William Lazonick, professor emeritus of economics at University of Massachusetts, is co-founder and president of the Academic-Industry Research Network, a 501(c)(3) non-profit research organization, based in Cambridge, Massachusetts. He is an Open Society Fellow and a Canadian Institute for Advanced Research Fellow.Over the past decade, the Institute for New Economic Thinking has funded a number of his research projects.

He has professorial affiliations with SOAS University of London and Institut Mines-Télécom in Paris. Previously, Lazonick was assistant and associate professor of economics at Harvard University, professor of economics at Barnard College of Columbia University, and distinguished research professor at INSEAD in France. Lazonick earned his B.Com. at the University of Toronto, M.Sc. in Economics at London School of Economics, and Ph.D. in Economics at Harvard University. He holds honorary doctorates from Uppsala University and the University of Ljubljana.

His research focuses on the social conditions of innovation and economic development in advanced and emerging economies. His book Sustainable Prosperity in the New Economy? Business Organization and High-Tech Employment in the United States (Upjohn Institute 2009) won the 2010 Schumpeter Prize. He has twice—in 1983 and 2010—had the award from Harvard Business School for best article of the year in Business History Review. In 2014, he received the HBR McKinsey Award for outstanding article in Harvard Business Review for “Profits Without Prosperity: Stock Buybacks Manipulate the Market and Leave Most Americans Worse Off.” In January 2020, Oxford University Press published his book, co-authored with Jang-Sup Shin, Predatory Value Extraction: How the Looting of the Business Corporation Became the U.S. Norm and How Sustainable Prosperity Can Be Restored.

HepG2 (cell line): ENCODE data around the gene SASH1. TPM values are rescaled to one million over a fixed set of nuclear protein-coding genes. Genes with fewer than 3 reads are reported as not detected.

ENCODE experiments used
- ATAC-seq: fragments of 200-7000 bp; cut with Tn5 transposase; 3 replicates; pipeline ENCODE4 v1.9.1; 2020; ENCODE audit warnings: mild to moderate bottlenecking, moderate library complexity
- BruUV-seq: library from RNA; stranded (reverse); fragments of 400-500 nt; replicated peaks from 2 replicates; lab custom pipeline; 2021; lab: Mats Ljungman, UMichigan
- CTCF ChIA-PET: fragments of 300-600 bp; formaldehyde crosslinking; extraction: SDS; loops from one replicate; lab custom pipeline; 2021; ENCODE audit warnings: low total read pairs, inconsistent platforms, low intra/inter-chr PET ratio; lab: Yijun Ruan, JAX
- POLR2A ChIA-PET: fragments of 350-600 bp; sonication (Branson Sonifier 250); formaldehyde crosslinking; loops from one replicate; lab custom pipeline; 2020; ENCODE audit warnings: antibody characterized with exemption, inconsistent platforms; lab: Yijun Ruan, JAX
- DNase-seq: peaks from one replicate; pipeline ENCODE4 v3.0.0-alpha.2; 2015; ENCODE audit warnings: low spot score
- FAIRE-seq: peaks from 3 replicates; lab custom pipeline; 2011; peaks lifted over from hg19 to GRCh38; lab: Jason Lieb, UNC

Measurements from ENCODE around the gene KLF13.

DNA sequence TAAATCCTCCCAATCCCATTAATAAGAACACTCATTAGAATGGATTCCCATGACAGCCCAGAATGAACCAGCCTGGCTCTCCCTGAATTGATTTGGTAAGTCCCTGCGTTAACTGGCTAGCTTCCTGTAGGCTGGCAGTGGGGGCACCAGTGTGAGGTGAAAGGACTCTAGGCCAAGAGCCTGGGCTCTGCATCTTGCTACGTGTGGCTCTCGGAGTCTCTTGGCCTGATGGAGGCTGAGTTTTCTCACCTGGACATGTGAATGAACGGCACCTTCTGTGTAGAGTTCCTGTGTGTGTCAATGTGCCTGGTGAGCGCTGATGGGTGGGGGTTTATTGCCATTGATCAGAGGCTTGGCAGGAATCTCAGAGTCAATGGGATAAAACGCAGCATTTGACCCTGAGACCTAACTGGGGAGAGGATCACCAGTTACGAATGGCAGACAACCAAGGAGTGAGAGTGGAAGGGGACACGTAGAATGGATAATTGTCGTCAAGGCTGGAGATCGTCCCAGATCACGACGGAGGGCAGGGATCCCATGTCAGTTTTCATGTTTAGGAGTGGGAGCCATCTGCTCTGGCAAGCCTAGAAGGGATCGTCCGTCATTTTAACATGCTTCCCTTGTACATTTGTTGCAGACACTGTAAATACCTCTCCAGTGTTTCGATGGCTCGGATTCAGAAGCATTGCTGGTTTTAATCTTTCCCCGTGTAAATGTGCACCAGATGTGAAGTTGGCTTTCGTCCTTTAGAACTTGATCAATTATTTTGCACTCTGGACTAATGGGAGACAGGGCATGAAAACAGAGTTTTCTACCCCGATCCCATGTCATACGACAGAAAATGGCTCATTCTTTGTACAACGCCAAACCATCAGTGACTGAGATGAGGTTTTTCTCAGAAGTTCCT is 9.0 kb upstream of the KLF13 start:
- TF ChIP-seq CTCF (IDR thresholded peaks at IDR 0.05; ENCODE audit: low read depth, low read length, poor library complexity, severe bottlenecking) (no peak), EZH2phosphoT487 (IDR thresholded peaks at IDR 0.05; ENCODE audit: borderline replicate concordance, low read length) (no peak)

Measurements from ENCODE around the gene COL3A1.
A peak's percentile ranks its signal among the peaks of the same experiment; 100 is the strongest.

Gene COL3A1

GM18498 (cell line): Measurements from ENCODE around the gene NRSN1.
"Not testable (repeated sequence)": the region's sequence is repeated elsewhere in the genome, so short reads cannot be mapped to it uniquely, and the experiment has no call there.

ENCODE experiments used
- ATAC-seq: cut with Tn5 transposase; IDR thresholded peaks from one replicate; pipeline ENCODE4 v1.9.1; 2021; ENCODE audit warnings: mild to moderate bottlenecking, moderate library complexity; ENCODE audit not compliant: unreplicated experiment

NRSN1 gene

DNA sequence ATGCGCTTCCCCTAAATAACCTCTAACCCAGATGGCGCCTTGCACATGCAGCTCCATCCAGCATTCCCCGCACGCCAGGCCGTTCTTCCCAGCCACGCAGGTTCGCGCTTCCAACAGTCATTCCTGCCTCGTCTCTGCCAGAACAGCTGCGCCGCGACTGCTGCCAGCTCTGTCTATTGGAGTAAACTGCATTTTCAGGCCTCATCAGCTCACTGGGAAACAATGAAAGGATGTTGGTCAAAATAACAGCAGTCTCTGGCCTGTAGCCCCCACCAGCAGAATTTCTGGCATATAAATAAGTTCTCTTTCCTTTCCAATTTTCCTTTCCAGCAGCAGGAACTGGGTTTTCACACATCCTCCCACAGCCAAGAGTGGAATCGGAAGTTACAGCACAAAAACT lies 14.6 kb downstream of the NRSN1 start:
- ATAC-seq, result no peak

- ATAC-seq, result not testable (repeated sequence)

By this expert

Innovative Enterprise or Sweatshop Economics? In Search of Foundations of Economic Analysis

Paper Working Paper Series | | Oct 2015

By integrating the history of industrial development in Britain and the United States with the ideas of leading economic thinkers, this essay demonstrates the absurdity of perfect competition as the ideal of economic efficiency.

Labor in the Twenty-First Century: The Top 0.1% and the Disappearing Middle-Class

Paper Working Paper Series | | Jan 2015

The ongoing explosion of the incomes of the richest households and the erosion of middle-class employment opportunities for most of the rest have become integrally related in the now-normal operation of the U.S. economy.

Skill Development and Sustainable Prosperity: Cumulative and Collective Careers versus Skill-Biased Technical Change

Paper Working Paper Series | | Dec 2014

There is widespread and growing concern about the availability of good jobs in the U.S. economy. Inequality has been growing for thirty years and is now at levels not seen since the 1920s. Stable and remunerative employment has become harder for U.S. workers to find.

What Apple Should Do with Its Massive Piles of Money

Article | Oct 19, 2014

An Open Letter to Tim Cook, CEO of Apple

Featuring this expert

How Superstar Companies Like Apple Are Killing America’s High-Tech Future

Article | Dec 8, 2014

Few would argue that America’s fortunes rise and fall on its ability to generate technological innovations — to put bold ideas to work and then bring them to market.

How Government Helps, and Wall Street Hurts, the Innovative Enterprise

Video | Aug 21, 2011

Innovation drives economic growth and welfare, and the industrial corporation drives innovation, says William Lazonick. But just how do corporations innovate?